I'm a trail runner who wants to do more to protect open, wild spaces around the West.
On September 22, 2019, I'm starting the Grand to Grand Ultra, a 170-mile self-supported weeklong stage race, for the third time. This time, I'll run with the purpose of raising money and awareness for the National Conservation Lands—some 36 million acres of public land containing national monuments, conservation and wilderness areas, wild rivers and scenic trails managed by the Bureau of Land Management. I plan to do this by spotlighting the work of the Conservation Lands Foundation and asking you to help me meet my goal of raising at least $10,000 for the group by the time I finish the Grand to Grand.
The Conservation Lands Foundation, founded in 2007 and based in Durango, Colorado, is the only nonprofit dedicated solely to protecting and enhancing the National Conservation Lands. Whereas most Americans know of and value our country's magnificent national parks system, far fewer know about and appreciate this network of BLM-managed National Conservation Lands.
I became aware of the Conservation Lands Foundation two-and-a-half years ago, and the more I learn about and observe their work, the more I’m convinced they’re making a real, positive difference to protect and enhance public land in its natural state, thereby safeguarding the ecosystems and the significant archeologic and historic sites of these special areas, as well as providing trails and access for the public to engage in low-impact recreation in the wilderness.
Conservation Lands Foundation has been a leader in the fight to restore the designation of Bears Ears and Grand Staircase-Escalante national monuments in Utah, and they were a key driver helping to pass the landmark public lands bill last March, which gained broad bipartisan support in Congress. They do this in part by coordinating the work of some 70 locally based conservation groups in the West.
There is much more work to be done to defend and enhance BLM land worthy of National Conservation Lands status, which is why the Conservation Lands Foundation needs our support! For a quick summary of their awesome impact, check out their brief 2018 Annual Review.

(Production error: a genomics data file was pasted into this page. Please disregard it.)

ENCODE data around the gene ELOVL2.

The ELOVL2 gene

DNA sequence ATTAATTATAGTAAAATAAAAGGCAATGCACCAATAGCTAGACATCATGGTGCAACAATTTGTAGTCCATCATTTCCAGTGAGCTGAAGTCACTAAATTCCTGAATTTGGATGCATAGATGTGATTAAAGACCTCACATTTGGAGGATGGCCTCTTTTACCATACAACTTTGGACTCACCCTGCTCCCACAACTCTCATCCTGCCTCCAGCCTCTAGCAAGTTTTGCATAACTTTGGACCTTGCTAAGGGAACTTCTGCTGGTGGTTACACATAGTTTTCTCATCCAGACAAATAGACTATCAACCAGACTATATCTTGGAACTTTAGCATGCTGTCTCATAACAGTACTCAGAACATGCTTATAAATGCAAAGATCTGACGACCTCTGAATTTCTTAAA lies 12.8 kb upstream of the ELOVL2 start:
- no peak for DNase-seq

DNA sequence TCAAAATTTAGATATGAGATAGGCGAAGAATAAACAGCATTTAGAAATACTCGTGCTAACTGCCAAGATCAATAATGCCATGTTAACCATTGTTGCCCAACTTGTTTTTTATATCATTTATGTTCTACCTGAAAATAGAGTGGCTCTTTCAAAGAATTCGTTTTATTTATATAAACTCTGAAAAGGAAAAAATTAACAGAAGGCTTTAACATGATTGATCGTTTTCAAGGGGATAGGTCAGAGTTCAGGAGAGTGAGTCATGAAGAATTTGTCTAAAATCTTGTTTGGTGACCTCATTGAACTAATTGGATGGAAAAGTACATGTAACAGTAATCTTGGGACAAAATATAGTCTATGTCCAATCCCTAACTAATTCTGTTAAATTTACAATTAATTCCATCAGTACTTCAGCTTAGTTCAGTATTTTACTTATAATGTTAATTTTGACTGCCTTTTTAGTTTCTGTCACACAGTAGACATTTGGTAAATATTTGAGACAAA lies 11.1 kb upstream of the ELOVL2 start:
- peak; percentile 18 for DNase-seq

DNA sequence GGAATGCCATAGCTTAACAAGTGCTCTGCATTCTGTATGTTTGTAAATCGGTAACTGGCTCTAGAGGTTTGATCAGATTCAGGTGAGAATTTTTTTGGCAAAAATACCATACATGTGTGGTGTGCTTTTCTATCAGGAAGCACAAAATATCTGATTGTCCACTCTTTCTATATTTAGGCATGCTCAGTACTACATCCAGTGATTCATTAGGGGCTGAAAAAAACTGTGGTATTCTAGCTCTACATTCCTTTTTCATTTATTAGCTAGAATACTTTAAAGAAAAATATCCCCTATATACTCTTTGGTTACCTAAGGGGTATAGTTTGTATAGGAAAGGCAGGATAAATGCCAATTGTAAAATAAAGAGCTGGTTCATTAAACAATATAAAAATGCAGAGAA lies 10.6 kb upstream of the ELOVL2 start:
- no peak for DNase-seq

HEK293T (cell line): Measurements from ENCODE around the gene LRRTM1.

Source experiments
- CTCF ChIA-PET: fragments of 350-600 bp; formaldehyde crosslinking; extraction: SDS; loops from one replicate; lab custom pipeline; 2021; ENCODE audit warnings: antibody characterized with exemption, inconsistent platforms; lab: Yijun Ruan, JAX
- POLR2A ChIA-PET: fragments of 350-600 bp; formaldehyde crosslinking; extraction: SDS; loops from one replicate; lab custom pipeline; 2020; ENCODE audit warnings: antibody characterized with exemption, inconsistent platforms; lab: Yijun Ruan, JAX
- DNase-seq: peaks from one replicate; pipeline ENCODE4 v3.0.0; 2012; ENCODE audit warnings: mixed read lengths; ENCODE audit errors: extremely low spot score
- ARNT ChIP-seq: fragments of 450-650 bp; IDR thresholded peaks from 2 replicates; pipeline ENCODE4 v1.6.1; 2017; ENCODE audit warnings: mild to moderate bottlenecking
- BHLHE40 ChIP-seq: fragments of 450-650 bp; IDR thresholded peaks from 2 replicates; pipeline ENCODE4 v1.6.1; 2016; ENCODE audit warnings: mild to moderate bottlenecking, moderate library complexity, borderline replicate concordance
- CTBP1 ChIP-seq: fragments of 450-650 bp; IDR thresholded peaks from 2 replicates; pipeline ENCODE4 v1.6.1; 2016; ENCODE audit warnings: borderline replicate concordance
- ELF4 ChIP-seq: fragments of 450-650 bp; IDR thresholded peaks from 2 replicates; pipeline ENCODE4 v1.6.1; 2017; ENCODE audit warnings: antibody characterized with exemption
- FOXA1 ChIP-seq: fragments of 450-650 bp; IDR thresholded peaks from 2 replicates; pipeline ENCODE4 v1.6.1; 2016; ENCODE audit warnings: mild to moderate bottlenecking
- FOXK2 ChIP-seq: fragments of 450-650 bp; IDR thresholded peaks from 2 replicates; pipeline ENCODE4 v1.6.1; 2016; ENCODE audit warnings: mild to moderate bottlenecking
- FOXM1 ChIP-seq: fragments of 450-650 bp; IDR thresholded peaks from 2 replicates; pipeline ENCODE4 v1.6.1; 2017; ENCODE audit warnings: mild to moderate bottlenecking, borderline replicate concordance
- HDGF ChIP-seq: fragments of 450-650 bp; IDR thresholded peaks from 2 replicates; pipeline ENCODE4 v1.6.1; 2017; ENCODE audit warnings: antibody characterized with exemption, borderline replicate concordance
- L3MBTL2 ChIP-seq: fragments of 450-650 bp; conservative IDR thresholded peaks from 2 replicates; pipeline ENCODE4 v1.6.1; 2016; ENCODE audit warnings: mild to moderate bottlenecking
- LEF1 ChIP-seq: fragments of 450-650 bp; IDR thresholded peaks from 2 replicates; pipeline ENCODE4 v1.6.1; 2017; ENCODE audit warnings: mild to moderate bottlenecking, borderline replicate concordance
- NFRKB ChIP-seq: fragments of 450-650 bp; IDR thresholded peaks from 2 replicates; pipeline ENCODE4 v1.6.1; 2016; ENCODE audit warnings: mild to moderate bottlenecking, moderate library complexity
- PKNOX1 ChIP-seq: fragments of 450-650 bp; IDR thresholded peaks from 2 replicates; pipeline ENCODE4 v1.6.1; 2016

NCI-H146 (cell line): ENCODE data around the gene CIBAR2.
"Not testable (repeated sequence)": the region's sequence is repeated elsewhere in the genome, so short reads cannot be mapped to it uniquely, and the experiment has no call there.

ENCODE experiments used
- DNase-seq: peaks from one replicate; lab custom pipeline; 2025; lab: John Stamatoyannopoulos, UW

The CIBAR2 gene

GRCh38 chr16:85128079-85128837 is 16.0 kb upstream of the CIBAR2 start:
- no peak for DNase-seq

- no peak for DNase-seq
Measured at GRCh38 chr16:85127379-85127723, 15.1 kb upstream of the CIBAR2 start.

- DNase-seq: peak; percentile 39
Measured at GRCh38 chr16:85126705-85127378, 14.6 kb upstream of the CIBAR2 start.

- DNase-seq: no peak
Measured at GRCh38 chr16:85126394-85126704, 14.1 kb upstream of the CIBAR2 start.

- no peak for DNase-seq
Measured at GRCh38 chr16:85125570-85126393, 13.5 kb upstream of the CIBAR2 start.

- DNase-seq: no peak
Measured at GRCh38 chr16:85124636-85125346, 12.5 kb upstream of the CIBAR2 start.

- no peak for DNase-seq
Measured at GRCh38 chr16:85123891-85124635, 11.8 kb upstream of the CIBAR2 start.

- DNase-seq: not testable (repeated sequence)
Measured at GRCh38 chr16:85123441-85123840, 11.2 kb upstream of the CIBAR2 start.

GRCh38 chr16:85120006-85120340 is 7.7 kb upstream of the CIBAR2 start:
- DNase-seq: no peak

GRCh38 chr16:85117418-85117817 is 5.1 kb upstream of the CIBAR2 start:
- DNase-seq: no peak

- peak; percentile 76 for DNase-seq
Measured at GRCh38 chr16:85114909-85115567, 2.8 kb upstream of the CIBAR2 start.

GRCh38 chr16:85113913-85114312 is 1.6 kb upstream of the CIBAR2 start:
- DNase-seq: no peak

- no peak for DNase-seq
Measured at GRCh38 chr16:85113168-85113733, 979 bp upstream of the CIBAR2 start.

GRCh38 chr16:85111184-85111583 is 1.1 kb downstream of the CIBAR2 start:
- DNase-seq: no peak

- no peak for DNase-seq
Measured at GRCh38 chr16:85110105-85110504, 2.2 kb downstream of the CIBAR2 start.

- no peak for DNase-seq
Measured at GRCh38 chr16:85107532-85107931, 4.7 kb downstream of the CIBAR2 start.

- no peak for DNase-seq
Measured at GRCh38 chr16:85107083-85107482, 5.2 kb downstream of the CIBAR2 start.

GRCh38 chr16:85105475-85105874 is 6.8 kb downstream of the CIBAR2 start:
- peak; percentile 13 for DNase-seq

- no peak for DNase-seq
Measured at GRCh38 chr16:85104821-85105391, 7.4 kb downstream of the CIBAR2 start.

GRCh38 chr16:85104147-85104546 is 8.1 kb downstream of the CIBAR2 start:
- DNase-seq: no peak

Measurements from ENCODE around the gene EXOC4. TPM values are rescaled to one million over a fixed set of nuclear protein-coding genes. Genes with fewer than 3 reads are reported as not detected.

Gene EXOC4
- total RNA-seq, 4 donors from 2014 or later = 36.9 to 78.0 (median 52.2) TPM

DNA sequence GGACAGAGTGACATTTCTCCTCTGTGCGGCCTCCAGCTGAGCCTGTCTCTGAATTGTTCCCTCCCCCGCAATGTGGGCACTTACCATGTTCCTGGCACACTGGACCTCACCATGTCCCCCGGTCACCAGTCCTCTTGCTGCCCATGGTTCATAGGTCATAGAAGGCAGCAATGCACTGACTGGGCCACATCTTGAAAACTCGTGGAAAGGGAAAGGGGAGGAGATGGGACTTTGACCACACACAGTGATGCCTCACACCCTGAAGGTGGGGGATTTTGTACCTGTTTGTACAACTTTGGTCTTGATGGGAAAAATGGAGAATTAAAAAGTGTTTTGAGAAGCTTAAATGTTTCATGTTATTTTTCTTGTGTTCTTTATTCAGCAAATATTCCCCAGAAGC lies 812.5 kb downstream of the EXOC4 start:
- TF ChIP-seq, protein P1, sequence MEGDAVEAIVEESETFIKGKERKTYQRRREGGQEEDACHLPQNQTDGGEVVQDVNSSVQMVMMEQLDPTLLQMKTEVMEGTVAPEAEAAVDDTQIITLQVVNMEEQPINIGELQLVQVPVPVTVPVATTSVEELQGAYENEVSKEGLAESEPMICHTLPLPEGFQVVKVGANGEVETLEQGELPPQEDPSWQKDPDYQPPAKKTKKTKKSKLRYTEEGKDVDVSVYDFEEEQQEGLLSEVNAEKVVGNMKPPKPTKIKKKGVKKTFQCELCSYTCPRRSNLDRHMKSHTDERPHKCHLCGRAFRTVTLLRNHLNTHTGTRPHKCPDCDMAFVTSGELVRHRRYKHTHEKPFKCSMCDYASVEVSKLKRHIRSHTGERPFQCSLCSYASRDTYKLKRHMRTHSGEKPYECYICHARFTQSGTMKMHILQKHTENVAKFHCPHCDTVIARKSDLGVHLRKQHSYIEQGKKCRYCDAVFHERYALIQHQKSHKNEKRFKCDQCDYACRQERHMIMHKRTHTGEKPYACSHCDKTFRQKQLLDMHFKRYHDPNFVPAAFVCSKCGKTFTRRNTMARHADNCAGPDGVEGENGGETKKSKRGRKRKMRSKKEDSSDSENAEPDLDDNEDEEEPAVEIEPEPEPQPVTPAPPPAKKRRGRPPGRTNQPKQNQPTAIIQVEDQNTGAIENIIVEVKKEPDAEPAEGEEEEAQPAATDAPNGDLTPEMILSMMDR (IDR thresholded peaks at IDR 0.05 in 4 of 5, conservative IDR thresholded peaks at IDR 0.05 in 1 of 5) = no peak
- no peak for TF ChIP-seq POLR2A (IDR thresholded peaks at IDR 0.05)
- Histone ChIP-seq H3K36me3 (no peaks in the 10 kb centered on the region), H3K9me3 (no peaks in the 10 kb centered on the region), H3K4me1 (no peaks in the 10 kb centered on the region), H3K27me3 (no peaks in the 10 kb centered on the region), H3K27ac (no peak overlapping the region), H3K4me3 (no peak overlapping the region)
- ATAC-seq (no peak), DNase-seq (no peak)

The Grand to Grand Ultra starts at the northern edge of the Grand Canyon in Arizona and finishes near the pink cliffs of the Grand Staircase in southern Utah. Along the way, the competitors traverse BLM-managed lands and state parks that skirt two of the 28 stunningly beautiful and unspoiled areas designated as National Monuments that the Conservation Lands Foundation works to defend and promote: the Grand Staircase-Escalante National Monument, and the Vermillion Cliffs National Monument. Not far to the east is the Bears Ears National Monument. In late 2017, the Trump Administration removed some 2 million acres from those designated monuments, reducing Bears Ears' protected land by about 85% and Grand Staircase-Escalante by about half, opening them up to extractive use. The Conservation Lands Foundation has been working to restore these monuments' full protection, for the sake of the area's wilderness and its sacred archeological and cultural artifacts.
I hope you will learn more about the important work of the Conservation Lands Foundation, and discover a National Conservation Lands area near you. Then consider making a generous donation to support the work of the Conservation Lands Foundation and share this fundraising page with others.
If you want the bigger-picture story of how I came to know about and care about the Conservation Lands Foundation, I invite you to read this blog post.
Thank you so much for your support!
Featured photos: (1) running across a plateau with the vermillion cliffs in the background during the 2014 version of the Grand to Grand Ultra; (2) finishing the inaugural 2012 event teary and exhausted, overlooking the pink cliffs of the Grand Staircase, 3rd female and 7th overall; (3) traversing a swath of beautiful BLM-managed land in southern Utah. (photos courtesy Grand to Grand Ultra); (4) visiting Bears Ears National Monument in May to see the positive work of the Conservation Lands Foundation firsthand (read my post about it here).